The History of Farm Programs
Jun 01, 2012
This is the year that we are supposed to write a new farm bill. Every 5 years, we write a farm bill. Over the years, farm programs and supports have evolved, driven by a series of changes in the U.S. and global environment. One of the biggest changes is that 75 years ago, 1/3 of Americans were farmers. Today, barely 3% are farmers.
Let’s look back to the 1950s. The 1954 ag bill re-established price supports and authorized commodity set-asides. The problem was the price support level could not be reached without cutting production. So the government took 60 million acres out of production – set-aside in grass. We had a land bank program buying more farm land out of production.
In the 1960s, we started the Food Stamp Program. We had a lot of excess production capacity. Government warehouses were storing surplus grain. Surplus dairy products were stored in caves in Kansas.
Then came the 1970s and an explosion in global food demand. Prices spiked. Secretary Earl Butz sold grain to the Soviet Union. "Cash on the barrel head."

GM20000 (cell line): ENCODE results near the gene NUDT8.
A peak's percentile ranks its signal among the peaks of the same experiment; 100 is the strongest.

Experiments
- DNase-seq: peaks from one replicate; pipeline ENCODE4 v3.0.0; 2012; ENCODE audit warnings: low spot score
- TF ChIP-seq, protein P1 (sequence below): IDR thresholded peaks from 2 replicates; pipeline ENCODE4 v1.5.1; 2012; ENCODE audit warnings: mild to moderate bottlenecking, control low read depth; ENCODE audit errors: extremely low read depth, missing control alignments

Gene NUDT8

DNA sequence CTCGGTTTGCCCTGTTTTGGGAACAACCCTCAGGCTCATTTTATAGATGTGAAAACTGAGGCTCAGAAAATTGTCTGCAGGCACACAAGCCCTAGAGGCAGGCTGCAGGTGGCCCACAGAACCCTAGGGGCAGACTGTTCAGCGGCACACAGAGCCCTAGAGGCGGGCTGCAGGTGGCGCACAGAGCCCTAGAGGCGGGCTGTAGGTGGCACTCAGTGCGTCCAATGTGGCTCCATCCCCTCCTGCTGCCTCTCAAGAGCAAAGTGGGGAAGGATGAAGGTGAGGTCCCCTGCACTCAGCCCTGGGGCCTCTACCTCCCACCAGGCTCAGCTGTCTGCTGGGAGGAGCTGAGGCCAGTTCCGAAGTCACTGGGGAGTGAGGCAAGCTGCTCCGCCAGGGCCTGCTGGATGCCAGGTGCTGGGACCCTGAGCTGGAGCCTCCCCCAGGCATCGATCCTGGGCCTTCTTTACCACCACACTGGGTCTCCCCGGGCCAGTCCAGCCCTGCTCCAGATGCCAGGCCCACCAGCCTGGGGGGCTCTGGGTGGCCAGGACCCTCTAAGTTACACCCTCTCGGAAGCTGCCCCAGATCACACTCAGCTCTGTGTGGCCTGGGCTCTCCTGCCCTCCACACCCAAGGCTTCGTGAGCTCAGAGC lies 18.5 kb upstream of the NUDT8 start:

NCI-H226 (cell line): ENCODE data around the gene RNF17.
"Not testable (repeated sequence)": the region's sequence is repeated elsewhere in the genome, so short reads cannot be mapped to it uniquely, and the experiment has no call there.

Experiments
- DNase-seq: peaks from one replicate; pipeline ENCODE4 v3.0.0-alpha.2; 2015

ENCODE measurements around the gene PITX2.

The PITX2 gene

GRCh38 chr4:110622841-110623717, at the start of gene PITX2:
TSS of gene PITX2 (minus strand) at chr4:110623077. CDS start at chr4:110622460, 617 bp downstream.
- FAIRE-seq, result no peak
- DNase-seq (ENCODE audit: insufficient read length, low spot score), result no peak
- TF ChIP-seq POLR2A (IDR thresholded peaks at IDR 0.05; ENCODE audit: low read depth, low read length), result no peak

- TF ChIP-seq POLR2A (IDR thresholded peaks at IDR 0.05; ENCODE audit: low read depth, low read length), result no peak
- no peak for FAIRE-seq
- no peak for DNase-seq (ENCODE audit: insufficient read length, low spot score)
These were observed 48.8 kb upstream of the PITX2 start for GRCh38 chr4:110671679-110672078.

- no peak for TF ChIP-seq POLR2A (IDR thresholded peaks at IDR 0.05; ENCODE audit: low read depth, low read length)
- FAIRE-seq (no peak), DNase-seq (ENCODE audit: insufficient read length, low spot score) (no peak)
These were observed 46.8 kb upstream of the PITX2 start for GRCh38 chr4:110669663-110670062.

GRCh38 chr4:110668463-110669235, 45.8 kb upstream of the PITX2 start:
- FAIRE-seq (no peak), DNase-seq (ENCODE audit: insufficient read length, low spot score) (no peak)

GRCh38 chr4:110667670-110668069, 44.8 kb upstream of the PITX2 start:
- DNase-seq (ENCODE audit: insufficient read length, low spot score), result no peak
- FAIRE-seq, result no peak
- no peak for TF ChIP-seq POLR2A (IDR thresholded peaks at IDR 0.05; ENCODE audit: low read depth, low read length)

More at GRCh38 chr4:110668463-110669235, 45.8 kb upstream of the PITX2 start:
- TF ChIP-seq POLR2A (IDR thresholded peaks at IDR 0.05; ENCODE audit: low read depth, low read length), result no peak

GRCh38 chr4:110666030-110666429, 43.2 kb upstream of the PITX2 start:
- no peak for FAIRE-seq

In 1981, I came to town as Secretary of Agriculture. We tried to reform the farm programs by making them more market oriented. Get rid of set-asides. It is inefficient to take out of production some of the best land in the world. I proposed the Conservation Reserve Program which idled more fragile land. With lower price supports and less government interference, the market began to work better.
Everything seemed to be going along pretty well until in the mid-1990s and prices crashed. To help support farmers, the government doubled direct payments. The good thing about the farm bill written then is that it eliminated price supports and land set-asides.
In the decade since the bill written in 2002, we have tried counter-cyclical program payments. We still have direct payments. We have programs designed to eliminate the need for disaster payments.
As we write the new farm bill, we are going to see another big step. Direct payments will be gone. We must ensure that any support we provide does not distort planting decisions.
The WTO will not accept that. It looks like some level of crop insurance will be the primary support. Global demand for food is strong, and we don’t have the budget money to spend as much as in the past – nor should we.
In closing, I would encourage you to access my website which archives my radio commentaries dating back 10 years and will go back 20 years when complete. Check on what I said back then. Go to www.johnblockreports.com
Until next week, I am John Block in Washington.